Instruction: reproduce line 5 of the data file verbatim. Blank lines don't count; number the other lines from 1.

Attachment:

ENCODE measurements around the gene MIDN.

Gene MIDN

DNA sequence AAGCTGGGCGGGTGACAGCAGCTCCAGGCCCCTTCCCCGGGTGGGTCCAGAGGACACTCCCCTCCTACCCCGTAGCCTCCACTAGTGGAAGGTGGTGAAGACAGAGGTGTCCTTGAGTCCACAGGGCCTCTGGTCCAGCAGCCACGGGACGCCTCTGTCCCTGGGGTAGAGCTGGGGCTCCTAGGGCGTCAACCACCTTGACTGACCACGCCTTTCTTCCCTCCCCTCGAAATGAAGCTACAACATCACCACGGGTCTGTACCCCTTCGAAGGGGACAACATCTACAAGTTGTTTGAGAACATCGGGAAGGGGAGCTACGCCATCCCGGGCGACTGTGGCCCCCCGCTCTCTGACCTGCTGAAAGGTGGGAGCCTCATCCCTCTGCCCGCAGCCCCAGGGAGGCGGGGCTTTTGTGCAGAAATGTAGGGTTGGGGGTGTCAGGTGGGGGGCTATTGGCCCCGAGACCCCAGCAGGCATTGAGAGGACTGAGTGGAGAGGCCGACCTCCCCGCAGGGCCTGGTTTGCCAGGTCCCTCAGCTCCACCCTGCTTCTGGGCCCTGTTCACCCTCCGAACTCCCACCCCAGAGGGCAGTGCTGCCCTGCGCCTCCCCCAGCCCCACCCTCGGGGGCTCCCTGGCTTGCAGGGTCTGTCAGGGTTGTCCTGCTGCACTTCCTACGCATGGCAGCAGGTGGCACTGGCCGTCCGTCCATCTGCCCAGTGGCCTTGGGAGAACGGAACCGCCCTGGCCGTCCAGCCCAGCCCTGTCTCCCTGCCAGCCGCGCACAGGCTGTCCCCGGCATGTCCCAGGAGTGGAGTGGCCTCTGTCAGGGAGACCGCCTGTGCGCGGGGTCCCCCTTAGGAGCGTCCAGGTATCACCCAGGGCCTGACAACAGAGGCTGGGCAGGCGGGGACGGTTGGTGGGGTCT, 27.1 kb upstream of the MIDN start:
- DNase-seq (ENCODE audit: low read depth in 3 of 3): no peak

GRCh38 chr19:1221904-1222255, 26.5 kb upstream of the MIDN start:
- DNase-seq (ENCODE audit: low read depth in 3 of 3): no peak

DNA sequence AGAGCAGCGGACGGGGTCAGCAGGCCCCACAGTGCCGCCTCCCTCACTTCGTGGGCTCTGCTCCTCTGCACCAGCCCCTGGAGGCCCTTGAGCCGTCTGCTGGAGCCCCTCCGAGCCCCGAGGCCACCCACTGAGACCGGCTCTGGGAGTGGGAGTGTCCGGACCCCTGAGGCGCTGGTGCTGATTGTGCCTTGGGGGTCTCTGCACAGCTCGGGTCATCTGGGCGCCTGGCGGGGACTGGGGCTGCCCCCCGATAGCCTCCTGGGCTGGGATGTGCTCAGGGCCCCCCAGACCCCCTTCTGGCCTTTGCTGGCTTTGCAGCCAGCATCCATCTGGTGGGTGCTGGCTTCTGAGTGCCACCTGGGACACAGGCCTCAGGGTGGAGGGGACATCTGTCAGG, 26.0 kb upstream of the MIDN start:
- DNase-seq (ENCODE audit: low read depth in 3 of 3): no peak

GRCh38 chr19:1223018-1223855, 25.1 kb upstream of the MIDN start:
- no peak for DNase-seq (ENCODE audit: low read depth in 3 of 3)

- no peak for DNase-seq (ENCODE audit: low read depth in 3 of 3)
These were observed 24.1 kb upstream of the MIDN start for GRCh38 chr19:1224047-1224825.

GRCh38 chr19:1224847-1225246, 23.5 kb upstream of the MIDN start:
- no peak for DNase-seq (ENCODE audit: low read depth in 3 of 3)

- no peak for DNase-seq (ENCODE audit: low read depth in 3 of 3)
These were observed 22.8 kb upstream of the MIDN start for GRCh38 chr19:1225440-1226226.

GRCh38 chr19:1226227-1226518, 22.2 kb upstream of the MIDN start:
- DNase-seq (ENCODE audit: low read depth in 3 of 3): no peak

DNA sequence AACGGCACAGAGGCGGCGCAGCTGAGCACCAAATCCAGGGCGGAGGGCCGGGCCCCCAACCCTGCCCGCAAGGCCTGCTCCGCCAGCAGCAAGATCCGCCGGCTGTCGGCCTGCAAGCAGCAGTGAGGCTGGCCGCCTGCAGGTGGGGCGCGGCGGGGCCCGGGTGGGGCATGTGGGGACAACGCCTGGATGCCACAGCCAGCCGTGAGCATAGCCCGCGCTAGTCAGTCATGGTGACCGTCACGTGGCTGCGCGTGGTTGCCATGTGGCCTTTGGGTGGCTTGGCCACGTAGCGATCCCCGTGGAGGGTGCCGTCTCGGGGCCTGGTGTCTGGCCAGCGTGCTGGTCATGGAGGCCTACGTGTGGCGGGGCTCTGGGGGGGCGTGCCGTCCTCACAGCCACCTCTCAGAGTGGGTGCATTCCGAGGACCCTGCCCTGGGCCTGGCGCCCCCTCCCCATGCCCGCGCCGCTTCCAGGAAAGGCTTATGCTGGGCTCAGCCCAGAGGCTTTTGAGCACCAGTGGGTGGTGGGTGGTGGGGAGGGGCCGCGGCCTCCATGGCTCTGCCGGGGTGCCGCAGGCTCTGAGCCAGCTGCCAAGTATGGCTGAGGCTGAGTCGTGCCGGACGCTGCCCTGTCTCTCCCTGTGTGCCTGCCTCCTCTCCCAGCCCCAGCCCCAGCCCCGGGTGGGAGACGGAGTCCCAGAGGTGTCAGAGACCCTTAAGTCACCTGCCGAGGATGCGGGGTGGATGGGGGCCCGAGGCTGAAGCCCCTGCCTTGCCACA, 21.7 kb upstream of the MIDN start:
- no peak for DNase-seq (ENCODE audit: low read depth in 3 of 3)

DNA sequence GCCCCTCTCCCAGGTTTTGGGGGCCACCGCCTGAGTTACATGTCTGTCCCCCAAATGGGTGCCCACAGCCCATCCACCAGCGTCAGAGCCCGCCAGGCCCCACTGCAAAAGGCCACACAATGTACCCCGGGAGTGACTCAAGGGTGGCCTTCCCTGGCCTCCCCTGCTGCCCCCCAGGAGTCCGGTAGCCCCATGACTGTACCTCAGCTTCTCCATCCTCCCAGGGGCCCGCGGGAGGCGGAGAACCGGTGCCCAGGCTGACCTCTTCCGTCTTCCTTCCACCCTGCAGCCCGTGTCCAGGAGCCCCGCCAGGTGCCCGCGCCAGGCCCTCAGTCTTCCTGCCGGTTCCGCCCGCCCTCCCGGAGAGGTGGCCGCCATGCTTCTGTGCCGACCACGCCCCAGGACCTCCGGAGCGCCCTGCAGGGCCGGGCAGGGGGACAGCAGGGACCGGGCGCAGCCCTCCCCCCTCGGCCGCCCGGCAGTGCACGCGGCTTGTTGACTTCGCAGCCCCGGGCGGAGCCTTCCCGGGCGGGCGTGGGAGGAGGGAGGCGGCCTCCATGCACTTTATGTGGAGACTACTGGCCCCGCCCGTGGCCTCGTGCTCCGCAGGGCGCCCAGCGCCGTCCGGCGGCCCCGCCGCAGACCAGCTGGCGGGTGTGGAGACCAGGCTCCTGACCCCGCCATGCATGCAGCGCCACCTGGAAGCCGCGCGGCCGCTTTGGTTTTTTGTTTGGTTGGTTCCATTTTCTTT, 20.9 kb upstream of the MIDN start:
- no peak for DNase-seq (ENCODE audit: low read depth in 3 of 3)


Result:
GRCh38 chr19:1221904-1222255, 26.5 kb upstream of the MIDN start: